To Beef or Not To Beef: Trade, Meat, and the Environment

D. Simon, 2020, Job Market Paper

Abstract: The agricultural sector is the second largest contributor to greenhouse gas emissions. How can food consumption choices reduce emissions? I estimate a model of meat demand using purchasing data of meat and other protein rich products from a European retailer. I combine the purchasing data with data on production and transport emissions. In several counterfactual exercises, I analyze the reaction of consumers to some popular, supposedly eco-friendly food consumption policies. Contrary to popular belief, I find that buying local increases emissions by around 5% compared to the status quo. While vegetarianism decreases emissions by around 17%, consuming no beef and cheese yields the highest decrease in emissions of around 34%. My results show that consumer behavior can have a large impact on the emissions of food consumption.

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Consumption Slowdown after the Great Recession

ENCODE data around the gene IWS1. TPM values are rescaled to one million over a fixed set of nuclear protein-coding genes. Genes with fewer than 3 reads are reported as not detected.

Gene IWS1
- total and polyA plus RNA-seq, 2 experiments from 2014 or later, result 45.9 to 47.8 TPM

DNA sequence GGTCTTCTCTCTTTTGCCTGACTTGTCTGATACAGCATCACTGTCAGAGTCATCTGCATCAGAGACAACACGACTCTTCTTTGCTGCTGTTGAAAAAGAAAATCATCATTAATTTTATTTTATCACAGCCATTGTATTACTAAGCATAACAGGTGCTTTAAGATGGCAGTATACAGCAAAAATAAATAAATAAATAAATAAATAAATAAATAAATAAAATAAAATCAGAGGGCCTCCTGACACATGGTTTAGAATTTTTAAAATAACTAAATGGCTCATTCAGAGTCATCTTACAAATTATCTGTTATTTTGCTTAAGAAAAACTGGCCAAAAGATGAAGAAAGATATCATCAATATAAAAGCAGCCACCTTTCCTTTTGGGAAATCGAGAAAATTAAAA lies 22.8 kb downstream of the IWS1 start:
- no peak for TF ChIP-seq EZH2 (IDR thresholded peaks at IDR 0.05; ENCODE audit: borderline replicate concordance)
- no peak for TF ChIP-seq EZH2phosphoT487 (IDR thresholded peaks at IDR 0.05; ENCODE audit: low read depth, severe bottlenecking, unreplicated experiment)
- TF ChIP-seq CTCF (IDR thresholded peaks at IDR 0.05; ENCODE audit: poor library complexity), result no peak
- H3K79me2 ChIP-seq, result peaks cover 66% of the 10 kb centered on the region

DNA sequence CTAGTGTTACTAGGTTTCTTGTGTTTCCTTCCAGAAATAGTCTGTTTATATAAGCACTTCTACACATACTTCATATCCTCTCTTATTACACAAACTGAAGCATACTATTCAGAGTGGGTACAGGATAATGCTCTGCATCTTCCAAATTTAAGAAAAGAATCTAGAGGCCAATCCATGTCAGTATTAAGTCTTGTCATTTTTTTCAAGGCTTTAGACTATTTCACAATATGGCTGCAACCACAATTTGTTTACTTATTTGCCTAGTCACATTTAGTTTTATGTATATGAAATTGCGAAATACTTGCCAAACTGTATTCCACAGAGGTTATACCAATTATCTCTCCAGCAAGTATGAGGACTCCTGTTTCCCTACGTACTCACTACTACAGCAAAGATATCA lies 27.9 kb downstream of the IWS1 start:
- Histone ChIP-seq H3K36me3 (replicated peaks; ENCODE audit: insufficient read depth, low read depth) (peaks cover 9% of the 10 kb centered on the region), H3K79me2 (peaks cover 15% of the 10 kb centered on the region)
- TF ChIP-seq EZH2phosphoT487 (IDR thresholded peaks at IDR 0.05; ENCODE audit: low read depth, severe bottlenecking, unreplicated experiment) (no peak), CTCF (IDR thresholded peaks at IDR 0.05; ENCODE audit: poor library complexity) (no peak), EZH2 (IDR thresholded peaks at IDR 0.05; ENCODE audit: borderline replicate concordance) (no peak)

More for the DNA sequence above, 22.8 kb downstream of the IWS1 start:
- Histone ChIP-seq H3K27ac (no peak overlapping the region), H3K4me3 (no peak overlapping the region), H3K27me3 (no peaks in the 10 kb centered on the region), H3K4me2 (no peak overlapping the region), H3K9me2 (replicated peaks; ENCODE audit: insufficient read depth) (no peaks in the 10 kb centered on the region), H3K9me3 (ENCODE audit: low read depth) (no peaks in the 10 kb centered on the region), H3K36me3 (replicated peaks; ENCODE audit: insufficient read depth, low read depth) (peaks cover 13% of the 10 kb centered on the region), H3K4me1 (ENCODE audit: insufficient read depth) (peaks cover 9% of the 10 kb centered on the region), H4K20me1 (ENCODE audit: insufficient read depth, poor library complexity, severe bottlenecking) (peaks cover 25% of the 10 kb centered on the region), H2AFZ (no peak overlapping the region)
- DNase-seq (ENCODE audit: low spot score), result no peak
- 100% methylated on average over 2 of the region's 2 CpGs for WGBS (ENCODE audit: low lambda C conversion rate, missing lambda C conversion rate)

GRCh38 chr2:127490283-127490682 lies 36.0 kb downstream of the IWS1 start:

D. Simon, V. Sulaja, 2020

Abstract: The consumption growth in the US has considerably decreased since the last financial crisis. We argue that this happened due to controls imposed on banks that were facing foreclosure issues. Those banks that faced foreclosure issues have faced controls by government institutions, which increased their costs and decreased their supply of mortgage loans. As a result, counties more exposed to controlled banks faced a slower recovery of house prices and therefore wealth. Using data on employment and consumption we argue that it is the wealth effect originating from bank controls that decreased consumption growth. Banks decrease their mortgage loan origination by issuing lower number of loans and not by decreasing the average amount of loan.

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